It’s 9.30am Sunday and I just stepped out on to my apartment balcony to fill the bird bath.
“S%#@” I said to myself.
There’s bird poop everywhere.
I was so engaged at observing the multitude of birds in the flower, herb and veggie pots yesterday, I once again forgot the repercussions of feeding the hoards (of local bird life).
The hard white pellets were not just on my apartment balcony fence either.
(That’s their usual depository).
There were soft white mini puddles of the stuff on the slate-grey balcony floor tiles. I gingerly weaved my way across the 5′ space to the bright blue ceramic dish and filled it up with fresh water and surveyed the scene.
Do I wait in the hope that today’s rain will wash some of it away OR get right on to the task of getting it off with some hot soapy water before it dries too hard?
I think I’ll give The Rain a first shot at the task.
In the meantime, the Japanese Maple tree in front of my balcony is covered in tiny new leaves. The buds didn’t take long to sprout. The above photo is from last year, but it’s the same week in early Spring and is perfect for today’s post.
In Australia, we call the 1st of September the first day of Spring, not the true Spring equinox which occurs around the 20-23rd September.
This new growth usually brings the hoards of House Sparrows for breakfast and later in the day – about 3.30-4.00pm, depending on the warmth of the sun – the tiny little Fairy Wrens. The Sparrows seem to love the tender bright green tips on each branch.
With warmer temperatures forecast for this coming week, Spring is definitely making her mark on the landscape.
Yesterday’s images were lousy (of Birds on my Balcony).
I’d only taken about 4-5 and then given up. After spending the whole morning bird watching, Friday’s sore throat got much worse and I succumbed to a lazy afternoon of TV (with half an eye straying to the bird life as the chirping and tweeting rose and fell over the hours).
One good thing to come out of being housebound so much this year is that I’m getting lots of practice at photographing the fast-moving smaller birds in the area. …and with the potted plants 4-10 feet from my desk chair, who can resist the practice.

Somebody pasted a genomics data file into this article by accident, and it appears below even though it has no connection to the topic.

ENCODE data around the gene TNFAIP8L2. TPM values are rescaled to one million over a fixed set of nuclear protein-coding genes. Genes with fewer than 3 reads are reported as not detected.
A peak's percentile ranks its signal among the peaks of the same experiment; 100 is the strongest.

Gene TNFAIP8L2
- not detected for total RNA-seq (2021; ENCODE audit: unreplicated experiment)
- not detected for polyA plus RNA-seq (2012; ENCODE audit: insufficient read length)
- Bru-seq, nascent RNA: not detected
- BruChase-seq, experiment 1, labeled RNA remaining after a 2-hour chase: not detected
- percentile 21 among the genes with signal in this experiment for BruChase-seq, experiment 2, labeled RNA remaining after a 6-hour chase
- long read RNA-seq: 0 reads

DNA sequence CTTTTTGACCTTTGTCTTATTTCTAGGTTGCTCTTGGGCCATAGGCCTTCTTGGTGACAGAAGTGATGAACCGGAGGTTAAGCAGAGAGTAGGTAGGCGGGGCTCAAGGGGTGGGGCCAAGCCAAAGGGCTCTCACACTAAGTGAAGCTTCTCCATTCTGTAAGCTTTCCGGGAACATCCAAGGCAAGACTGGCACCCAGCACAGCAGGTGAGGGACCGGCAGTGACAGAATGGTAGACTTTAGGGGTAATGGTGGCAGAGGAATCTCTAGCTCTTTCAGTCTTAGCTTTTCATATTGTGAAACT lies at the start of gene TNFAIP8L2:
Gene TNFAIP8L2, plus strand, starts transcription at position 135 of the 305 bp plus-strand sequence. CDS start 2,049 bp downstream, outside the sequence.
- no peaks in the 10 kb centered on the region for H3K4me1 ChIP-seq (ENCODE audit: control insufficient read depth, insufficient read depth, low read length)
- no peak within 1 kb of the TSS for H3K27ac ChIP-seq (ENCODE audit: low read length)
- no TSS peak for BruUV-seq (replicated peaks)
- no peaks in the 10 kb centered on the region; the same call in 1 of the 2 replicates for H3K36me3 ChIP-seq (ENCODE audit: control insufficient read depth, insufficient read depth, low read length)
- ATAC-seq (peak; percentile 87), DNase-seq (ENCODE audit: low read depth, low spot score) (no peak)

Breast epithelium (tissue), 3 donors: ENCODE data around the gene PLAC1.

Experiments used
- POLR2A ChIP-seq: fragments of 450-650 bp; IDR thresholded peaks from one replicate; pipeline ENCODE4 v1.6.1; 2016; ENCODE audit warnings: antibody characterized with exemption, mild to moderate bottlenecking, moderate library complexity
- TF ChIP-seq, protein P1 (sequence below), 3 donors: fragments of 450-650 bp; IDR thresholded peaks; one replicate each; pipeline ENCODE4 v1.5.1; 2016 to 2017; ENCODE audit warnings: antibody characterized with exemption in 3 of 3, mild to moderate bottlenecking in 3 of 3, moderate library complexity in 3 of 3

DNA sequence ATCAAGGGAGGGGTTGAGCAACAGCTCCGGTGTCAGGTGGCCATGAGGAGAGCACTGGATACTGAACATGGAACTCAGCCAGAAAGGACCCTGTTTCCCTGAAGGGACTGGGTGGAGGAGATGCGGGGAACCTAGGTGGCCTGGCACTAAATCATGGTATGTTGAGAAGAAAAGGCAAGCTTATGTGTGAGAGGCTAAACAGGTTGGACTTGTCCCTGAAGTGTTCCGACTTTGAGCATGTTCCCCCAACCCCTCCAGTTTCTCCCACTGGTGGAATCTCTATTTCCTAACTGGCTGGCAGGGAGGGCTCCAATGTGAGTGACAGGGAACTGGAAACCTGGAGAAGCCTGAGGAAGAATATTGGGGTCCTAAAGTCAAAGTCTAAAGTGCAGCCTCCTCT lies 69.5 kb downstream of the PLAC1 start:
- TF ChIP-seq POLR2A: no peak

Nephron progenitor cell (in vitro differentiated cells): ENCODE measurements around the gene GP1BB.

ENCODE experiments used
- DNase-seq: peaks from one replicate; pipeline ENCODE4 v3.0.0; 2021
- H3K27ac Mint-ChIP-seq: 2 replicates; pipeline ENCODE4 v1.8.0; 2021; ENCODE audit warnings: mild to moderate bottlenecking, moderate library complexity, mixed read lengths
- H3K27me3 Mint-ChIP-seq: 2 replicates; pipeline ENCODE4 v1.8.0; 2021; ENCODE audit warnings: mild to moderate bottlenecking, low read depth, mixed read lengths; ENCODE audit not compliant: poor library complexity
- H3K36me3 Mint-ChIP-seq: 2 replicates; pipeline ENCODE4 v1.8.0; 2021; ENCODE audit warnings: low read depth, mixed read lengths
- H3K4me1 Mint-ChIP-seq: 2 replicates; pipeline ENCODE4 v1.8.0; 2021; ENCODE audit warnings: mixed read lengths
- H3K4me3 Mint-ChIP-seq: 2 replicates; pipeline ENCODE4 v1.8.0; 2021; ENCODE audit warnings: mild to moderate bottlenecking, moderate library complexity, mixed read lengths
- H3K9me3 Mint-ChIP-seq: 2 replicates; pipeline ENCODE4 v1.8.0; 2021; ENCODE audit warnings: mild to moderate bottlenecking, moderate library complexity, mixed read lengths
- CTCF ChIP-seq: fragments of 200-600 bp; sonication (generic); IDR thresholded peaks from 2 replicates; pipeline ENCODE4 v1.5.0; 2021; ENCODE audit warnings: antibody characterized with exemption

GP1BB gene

If you want to become a good photographer, practice, practice and more practice can never go astray.
Not all shots have been good, but the ones below, taken on Friday, are just fine and even the shape of the shadows on the corrugated wall in the background make an interesting addition to the scene. It’s a female Superb Fairy-wren in this case.
I notice in my photo archives on the 10th September 2017, I was down at Jawbone Marine Sanctuary and Conservation Reserve (stretching from the western suburb of Williamstown down Port Phillip Bay to Altona and beyond).
Will I ever get back down there to photograph the Royal Spoonbills with the long 150-500mm lens? I think the images below, made with the Sony ‘mirrorless’ camera and its (one and only) 55-210mm lens on the 1st February this year show promise of some great shots to be made from my Canon DLSR and longer lens. But I haven’t been well enough to go back in recent months.
Then there’s the Australia Pelicans and various Cormorants out on the rocks of the promontory, or long island separating the lakes system and the sea.
I think I need to take a tripod and choose a windless day and perhaps conserve my minimal energy and catch a taxi direct to the small lakes system, take a few images, have the obligatory Fish’n’Chips on the beach and come straight home again.
(I rarely go to the beach these days, and truly, its the only place to have piping hot REAL chips and perfectly battered fresh fish. Cafes and restaurants and shopping centres/malls are not the same as sitting in the fresh sea air with some spray from the rocks catching you unawares and the scent of the sea filling your nostrils).
Here’s a few images from last year to remind the regular followers of the scene (and give the new followers an idea of the potential). There are various segments of the long coastal walk and I’ve only explored part of one closest via public transport.
Here’s a map of the walk I’ve done so far since living in the Western suburbs, and while my knee, hip and lower back pain prevent a repeat of this small section, I can always ‘cheat’ and avoid the lengthy 2-bus trip (which winds its way through the suburbs picking up and dropping off passengers at each stop), by catching a taxi which only takes approx. 25 minutes and can drop me off at the top left of the map right next to the walking path and 2 islands where I first saw the Royal Spoonbills. The taxi can drop me about 20-50 feet from the spot I want.
I’ve visited the area several times now and want to do some bird photography, not walking.
I caught a taxi the very first time I went this part of the coast as I was a complete newcomer to this side of Melbourne and didn’t have the slightest clue which bus services went where, OR exactly where I was going.
This stretch of the coastal walk would probably be only a brisk 30 minute walk, but anyone who walks that fast is missing a beautiful piece of coastal reserve and conservation area and maybe should think seriously about getting a treadmill and blindfold to use in their garage for exercise purposes.
Here’s a few more images to lure you to the spot if you’re a local Melburnian.
My beach and coastal walks years ago were limited to the Bayside Beaches on the south side of Melbourne when I was living over that side of the city.
(Sorry about the long post, but once I started, my fingers ran away with the words and my long months of being pretty much housebound needed the visual outing).